“Because the home ministry did not explicitly spell it out it then, the issue slipped through the cracks,” claimed Ainuddin Ahmed of the All Assam Minority Students’ Union. “Also, at that stage, we were accused of wanting to stall the NRC process, so we let it go in good faith.”
But home ministry officials claim the DNA clause was dropped after discussions with Assam government.
Said Shambhu Singh, then a joint secretary at the home ministry, dealing with matters relating to the North East: “It was discussed and we ultimately found out that it was not practical as you have to check the DNA sample of multiple generations.” Singh had chaired the meetings in the North Block to discuss and finalise the modalities.
“If you don’t have the DNA of the forefathers, with whose DNA do you compare?” he said. “Moreover, DNA in the sub-continent is by and large similar.”
But Prithibi Majhi, the Assam minister who headed the cabinet sub-committee that finalised the modalities, denied this. He said he was not consulted by the home ministry after he had signed off on the modalities.
“After I submitted the report to the chief minister my job was over,” he said. “To accept, reject or modify the modalities was the central government’s prerogative.” Majhi confirmed that the version of modalites he had signed off on had a provision for DNA testing if the need arose.
Assam’s chief minister at that time, Tarun Gogoi, however, had taken a public stance against the idea of DNA testing, calling it an “impracticable demand”.
Incidentally, on July 9, the Union government re-introduced the DNA Technology Regulation Bill in the Lok Sabha. The Bill, which seeks to control the use of DNA technology for establishing the identity of a person, was passed in the Lok Sabha in January only to lapse as Rajya Sabha failed to pass it. Now, it is back on the table. The text of the proposed legislation states that its provisions could come in handy to solve “issues relating to immigration or emigration”.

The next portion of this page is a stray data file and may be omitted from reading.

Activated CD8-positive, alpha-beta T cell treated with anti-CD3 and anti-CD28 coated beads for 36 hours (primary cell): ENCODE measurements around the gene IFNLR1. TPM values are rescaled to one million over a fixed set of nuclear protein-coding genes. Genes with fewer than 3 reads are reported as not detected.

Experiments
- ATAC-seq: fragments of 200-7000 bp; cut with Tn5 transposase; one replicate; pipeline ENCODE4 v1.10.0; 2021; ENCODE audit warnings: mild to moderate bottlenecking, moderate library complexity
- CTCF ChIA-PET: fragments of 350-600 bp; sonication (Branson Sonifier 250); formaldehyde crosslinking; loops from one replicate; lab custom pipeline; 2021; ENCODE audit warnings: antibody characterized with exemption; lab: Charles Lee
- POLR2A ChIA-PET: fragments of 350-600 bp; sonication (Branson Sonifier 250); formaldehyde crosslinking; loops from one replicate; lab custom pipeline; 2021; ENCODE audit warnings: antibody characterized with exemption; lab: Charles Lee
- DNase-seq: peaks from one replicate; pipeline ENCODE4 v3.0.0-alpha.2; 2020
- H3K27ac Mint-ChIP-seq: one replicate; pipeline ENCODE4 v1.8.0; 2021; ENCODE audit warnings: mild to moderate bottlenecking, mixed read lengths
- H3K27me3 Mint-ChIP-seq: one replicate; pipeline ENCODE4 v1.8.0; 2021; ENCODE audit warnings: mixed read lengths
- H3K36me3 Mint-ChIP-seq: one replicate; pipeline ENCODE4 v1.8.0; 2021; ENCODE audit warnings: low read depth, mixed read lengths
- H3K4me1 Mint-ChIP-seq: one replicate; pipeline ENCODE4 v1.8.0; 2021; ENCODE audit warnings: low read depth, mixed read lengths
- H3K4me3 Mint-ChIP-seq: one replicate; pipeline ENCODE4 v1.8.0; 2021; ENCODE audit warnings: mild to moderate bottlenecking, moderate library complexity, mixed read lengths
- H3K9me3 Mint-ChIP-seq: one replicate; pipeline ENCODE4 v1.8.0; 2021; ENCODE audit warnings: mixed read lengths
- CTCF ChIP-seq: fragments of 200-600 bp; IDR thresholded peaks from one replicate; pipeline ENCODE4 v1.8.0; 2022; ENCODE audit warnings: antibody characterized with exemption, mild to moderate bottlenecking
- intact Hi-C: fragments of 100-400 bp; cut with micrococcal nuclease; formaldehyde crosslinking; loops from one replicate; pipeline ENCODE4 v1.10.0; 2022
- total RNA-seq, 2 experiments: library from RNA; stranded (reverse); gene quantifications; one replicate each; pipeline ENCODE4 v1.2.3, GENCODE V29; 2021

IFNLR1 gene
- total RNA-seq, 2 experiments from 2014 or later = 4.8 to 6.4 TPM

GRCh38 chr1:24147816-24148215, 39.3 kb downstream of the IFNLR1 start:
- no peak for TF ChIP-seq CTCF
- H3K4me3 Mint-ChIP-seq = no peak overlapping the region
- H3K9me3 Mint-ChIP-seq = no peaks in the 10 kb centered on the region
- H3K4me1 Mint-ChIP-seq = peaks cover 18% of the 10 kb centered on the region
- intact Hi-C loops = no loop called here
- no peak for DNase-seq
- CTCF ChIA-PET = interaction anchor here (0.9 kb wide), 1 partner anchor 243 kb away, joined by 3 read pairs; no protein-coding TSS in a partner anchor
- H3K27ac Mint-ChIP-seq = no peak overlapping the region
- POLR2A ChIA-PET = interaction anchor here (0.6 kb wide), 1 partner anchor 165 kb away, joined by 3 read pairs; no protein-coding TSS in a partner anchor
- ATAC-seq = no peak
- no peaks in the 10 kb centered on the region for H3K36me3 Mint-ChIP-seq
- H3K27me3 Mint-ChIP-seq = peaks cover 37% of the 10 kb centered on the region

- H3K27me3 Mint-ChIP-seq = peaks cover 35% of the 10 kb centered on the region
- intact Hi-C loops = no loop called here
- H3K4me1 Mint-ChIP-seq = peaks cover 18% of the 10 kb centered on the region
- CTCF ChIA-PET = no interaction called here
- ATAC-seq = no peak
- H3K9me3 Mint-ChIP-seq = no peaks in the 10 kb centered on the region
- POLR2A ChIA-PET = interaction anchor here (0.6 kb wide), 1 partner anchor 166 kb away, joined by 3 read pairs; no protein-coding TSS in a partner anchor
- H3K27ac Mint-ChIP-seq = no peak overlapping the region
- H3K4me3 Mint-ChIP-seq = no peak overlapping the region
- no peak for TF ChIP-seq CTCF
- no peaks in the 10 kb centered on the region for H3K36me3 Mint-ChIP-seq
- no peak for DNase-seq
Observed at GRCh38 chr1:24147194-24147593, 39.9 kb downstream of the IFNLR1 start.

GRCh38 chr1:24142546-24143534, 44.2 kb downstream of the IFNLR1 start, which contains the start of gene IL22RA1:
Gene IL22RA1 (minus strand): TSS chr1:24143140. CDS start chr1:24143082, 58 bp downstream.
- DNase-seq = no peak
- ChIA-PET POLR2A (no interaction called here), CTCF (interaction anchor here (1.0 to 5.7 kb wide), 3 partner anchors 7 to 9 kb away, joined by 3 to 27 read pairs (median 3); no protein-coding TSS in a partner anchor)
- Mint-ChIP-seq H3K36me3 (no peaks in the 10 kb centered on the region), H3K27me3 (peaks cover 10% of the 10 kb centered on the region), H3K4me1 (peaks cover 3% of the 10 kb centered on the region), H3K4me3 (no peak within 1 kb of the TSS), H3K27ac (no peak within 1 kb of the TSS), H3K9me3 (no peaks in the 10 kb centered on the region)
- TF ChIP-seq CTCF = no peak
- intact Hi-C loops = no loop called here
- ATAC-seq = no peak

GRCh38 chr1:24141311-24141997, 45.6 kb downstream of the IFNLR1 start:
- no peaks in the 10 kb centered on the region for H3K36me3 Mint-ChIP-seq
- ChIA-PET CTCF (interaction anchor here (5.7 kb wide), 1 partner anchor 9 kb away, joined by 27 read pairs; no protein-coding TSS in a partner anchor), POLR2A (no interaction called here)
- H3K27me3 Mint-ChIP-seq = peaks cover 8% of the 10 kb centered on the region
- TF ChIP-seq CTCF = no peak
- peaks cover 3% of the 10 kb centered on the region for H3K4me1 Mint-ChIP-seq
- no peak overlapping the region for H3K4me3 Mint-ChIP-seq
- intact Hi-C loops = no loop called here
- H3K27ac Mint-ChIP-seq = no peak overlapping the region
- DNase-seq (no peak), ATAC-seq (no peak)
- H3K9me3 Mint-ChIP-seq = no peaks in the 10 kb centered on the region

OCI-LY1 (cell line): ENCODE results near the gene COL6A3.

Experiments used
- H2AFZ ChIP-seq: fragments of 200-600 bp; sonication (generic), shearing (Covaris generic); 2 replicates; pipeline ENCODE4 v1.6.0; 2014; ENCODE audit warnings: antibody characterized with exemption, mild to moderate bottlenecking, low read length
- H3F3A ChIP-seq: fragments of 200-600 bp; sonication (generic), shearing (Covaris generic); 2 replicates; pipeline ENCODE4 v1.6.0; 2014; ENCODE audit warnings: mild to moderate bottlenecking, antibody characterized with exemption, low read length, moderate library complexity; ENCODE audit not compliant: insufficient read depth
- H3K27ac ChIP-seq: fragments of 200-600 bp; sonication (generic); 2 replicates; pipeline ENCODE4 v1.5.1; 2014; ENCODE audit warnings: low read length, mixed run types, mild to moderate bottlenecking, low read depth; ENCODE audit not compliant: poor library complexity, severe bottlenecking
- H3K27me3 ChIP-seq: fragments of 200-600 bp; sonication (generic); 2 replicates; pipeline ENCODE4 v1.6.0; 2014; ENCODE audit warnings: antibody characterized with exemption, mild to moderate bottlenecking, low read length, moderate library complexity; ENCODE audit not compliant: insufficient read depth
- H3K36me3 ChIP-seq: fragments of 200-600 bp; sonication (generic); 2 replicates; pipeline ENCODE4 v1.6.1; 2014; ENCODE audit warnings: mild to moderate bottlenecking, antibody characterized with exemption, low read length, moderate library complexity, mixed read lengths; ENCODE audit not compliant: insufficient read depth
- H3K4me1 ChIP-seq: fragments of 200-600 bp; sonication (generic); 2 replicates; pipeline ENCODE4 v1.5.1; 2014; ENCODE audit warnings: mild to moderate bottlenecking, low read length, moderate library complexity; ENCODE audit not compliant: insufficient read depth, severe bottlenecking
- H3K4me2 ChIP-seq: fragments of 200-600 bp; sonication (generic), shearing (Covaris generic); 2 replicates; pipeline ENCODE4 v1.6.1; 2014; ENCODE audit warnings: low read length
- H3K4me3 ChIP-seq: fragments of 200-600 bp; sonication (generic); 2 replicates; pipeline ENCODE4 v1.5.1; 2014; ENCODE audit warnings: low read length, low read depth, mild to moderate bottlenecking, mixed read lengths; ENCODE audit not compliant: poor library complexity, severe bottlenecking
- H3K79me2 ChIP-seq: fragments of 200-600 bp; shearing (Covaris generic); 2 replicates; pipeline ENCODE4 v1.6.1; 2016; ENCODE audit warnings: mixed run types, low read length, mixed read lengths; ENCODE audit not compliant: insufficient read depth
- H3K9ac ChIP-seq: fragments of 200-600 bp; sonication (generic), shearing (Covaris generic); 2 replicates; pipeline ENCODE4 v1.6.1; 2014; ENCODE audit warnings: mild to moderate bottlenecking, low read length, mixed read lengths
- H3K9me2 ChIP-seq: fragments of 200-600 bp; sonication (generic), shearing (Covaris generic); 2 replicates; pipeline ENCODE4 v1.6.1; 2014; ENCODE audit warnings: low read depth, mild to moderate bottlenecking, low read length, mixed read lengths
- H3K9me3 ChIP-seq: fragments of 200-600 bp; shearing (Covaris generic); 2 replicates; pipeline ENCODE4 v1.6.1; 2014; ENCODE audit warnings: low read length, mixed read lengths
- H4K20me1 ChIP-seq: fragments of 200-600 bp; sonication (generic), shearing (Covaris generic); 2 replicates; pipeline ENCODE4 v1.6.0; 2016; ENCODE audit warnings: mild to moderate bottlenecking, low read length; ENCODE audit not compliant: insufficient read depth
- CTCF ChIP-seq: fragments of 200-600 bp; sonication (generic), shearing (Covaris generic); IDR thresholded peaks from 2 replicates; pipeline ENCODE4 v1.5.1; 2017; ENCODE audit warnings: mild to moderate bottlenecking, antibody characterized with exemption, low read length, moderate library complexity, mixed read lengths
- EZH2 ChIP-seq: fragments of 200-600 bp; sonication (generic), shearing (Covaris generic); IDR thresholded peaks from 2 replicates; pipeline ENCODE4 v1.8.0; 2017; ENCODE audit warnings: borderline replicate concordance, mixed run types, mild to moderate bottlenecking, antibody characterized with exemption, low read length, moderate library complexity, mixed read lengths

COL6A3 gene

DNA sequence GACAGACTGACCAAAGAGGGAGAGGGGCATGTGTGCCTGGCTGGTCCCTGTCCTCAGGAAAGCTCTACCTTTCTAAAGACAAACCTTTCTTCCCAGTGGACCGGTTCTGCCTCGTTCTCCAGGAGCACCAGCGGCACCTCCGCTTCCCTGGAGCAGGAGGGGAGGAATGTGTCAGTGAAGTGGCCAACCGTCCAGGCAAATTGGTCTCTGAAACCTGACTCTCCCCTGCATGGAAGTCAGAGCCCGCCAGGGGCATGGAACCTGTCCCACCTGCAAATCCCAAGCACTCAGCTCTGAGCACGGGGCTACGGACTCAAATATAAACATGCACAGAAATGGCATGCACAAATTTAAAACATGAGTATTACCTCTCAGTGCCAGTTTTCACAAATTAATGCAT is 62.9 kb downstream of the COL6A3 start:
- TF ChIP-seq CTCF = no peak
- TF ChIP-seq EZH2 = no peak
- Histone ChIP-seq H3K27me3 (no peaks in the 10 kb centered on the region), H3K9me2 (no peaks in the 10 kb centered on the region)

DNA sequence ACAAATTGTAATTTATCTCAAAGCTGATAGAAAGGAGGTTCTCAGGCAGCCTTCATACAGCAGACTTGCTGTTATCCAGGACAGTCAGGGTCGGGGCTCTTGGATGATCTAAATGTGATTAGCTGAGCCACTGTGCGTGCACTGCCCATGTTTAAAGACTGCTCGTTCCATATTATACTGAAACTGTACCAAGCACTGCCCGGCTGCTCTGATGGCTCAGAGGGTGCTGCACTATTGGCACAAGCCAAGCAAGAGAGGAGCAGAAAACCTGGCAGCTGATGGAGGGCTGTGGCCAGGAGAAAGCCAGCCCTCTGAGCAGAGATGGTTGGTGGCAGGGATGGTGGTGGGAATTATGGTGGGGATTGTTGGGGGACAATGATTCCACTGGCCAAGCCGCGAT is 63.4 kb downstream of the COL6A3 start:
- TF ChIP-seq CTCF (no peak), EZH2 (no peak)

DNA before deportation
Meanwhile, the All Assam Minority Students’ Union is contemplating approaching the court demanding that DNA testing be allowed, said Ahmed. “The whole exercise has turned out to be afflicted with political interference,” he said about the NRC. “Valid documents are being rejected.”
Another person associated with the group said they would ask for DNA testing on a voluntary basis. “Our point is that if anyone is willing to bear the expenses of the test,” said the person who did not want to be identified for legal reasons, “he or she should be allowed to do so, prior to throwing him or out of the country.”
Assamese nationalist groups don’t seem to have objections either – albeit they want it to be used for detection of people wrongfully counted as a citizen. “We support it,” said Aabhijeet Sharma, president of Assam Public Works, whose petition in 2009 in the Supreme Court set the ball rolling for the citizenship register in its current form. “It also finds mention in our original petition.”